New York Art World - Minerva's Drawing Studio


SPRING STUDIO - EVENTS - NYC


CALENDAR OF HOLIDAY EVENTS
at the Studio,
293 Broome St, NY 10002:

THE NEW YEAR'S EVE PARTY

Minerva's Drawing Studio a/k/a Spring Studio


The Annual OPEN MIKE New Year's Eve PARTY, 

8 pm to 1 am

I will serve wine and snacks. Bring something to eat or drink.

And something to dance, sing, read, or recite. 

(Pre-party drop-by visitors are welcome between 6 pm and 8 pm, but please let me know approximately when you are dropping by.)

 My cell is  917-375-6086


OPEN MIKE, New Year's Eve, 2014 
Leon Axel and Barbara Kerstetter 
performed "The Owl and the Pussycat."



Remembering Aviva:
Draw free Thursday, December 28. 6 pm to 9 pm in memory of Aviva Stone who died December 28, 2007, Gregorian calendar (the 19th of Tevet, 5768, Hebrew calendar.)


Aviva

After the Drawing Session we will recite the yahrzeit prayer for her, then share memories and refreshments.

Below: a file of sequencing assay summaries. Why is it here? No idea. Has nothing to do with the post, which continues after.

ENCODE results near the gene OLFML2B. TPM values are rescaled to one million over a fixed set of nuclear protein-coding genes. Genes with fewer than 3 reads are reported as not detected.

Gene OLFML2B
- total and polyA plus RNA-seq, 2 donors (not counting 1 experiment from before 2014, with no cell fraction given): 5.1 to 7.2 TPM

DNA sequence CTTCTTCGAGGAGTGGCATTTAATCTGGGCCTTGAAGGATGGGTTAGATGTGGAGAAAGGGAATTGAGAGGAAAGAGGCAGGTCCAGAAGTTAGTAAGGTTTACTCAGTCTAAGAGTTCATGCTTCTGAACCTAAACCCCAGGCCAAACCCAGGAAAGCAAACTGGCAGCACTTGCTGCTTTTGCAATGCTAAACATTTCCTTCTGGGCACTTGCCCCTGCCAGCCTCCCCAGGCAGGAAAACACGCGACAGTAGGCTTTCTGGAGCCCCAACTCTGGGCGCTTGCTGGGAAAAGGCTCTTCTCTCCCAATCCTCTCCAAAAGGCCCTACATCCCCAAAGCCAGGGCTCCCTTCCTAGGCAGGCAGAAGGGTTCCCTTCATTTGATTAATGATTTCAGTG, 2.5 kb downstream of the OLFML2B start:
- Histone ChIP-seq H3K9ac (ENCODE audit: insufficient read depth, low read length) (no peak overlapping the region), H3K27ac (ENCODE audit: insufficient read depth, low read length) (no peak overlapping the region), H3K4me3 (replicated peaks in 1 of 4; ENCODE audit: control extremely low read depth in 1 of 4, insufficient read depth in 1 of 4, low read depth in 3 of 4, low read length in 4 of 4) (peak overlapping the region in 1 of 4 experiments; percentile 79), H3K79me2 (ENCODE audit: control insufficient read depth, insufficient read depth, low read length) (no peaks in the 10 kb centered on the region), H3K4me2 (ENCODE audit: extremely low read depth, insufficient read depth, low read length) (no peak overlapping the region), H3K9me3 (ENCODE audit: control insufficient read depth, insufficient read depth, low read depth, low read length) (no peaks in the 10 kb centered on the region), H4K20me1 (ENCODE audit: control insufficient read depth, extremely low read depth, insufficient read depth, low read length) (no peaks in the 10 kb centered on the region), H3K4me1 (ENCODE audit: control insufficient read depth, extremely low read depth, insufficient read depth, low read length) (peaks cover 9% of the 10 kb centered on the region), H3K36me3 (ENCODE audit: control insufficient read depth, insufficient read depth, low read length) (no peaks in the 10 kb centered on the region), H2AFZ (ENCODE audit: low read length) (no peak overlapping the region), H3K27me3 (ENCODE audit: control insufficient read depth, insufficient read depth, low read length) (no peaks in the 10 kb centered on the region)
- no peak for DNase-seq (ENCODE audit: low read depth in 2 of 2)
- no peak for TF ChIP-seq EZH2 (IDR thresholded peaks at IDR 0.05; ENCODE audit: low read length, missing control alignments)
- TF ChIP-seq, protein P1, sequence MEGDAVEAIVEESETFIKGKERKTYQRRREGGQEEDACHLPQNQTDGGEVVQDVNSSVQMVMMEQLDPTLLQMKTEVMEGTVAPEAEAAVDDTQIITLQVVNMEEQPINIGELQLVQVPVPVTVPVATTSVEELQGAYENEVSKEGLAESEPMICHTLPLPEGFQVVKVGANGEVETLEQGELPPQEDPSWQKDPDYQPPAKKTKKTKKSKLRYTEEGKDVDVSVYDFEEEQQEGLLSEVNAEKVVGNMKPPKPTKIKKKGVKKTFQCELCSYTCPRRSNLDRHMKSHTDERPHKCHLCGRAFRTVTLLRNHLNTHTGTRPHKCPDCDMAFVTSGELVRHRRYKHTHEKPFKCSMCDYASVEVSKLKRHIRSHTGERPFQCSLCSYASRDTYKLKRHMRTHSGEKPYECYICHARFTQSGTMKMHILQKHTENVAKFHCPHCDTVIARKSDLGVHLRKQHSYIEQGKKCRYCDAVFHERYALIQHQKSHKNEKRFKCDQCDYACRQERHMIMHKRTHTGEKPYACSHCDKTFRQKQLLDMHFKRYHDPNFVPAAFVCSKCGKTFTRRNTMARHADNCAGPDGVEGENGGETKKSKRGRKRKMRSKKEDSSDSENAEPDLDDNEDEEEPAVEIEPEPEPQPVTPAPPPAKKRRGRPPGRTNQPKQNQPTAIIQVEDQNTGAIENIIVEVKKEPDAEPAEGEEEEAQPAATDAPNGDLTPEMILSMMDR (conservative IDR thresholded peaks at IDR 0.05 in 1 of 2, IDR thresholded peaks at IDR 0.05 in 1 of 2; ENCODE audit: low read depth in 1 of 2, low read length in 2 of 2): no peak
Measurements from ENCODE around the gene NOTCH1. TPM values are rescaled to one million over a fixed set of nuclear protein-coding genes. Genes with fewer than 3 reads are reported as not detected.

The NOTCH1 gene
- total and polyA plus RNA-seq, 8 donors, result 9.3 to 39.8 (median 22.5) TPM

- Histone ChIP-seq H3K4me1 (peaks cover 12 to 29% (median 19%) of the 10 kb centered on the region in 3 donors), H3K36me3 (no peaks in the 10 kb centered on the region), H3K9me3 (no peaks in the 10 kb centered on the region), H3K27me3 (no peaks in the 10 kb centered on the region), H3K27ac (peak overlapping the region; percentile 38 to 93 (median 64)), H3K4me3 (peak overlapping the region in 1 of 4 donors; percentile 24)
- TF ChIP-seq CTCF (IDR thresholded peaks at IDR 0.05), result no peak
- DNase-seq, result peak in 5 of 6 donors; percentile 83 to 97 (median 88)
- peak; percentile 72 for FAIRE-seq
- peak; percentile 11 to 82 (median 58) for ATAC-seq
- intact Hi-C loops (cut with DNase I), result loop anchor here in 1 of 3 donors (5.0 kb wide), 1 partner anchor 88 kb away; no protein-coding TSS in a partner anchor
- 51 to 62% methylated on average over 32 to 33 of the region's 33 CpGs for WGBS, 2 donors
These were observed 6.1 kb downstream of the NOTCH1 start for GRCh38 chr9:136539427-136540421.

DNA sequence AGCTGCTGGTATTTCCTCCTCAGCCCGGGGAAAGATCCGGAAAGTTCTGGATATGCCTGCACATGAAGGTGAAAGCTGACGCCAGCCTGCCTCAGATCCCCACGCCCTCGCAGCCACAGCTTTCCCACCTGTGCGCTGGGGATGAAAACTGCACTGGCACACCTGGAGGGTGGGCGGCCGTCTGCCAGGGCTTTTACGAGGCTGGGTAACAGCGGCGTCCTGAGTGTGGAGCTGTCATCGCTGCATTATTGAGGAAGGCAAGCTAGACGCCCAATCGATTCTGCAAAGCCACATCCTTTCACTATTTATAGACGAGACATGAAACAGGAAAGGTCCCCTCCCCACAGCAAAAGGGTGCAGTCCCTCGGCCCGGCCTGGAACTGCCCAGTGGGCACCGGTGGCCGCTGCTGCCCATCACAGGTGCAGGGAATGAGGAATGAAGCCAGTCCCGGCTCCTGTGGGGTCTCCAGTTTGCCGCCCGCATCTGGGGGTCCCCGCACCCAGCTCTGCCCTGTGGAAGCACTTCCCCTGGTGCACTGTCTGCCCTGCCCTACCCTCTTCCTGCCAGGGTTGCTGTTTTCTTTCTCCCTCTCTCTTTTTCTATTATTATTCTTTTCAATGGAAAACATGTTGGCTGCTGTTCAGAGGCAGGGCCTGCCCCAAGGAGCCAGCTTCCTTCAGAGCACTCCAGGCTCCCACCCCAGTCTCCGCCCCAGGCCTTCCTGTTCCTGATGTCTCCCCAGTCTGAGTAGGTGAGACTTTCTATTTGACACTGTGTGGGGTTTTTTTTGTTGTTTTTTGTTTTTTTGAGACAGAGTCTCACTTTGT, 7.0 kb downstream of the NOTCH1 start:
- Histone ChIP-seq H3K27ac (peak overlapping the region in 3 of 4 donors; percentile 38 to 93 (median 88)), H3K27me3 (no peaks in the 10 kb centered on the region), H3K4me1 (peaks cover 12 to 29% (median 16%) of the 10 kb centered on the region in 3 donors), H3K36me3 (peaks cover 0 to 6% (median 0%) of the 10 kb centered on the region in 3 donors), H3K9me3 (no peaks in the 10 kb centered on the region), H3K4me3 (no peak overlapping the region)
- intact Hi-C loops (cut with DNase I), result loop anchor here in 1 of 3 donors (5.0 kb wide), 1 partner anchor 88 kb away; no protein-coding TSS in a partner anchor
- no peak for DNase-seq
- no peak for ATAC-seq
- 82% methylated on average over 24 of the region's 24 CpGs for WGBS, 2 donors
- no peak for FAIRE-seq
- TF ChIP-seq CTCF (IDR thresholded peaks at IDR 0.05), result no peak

OPEN for all sessions New Year's Eve, Sunday, December 31, 2017

New Year's Eve PARTY, 8 pm to 1 am

CLOSED New Year's Day, Monday, January 1, 2018


Model Tryouts, Jan 7, 2018, 5 pm to 8 pm.

Artists pay $20 or a punch on their cards.


Minervas' Drawing Studio / Spring Studio
293 Broome St, NYC
(Between Eldridge and Forsythe Streets)

 


 

 

THANKS TO EVERYONE FOR DONATIONS
to my GoFundMe page.

With your help and the help of donors who generously gave to me directly, I have almost reached my goal of $40K, the yearly deficit.

Today I am only a few thousand dollars short.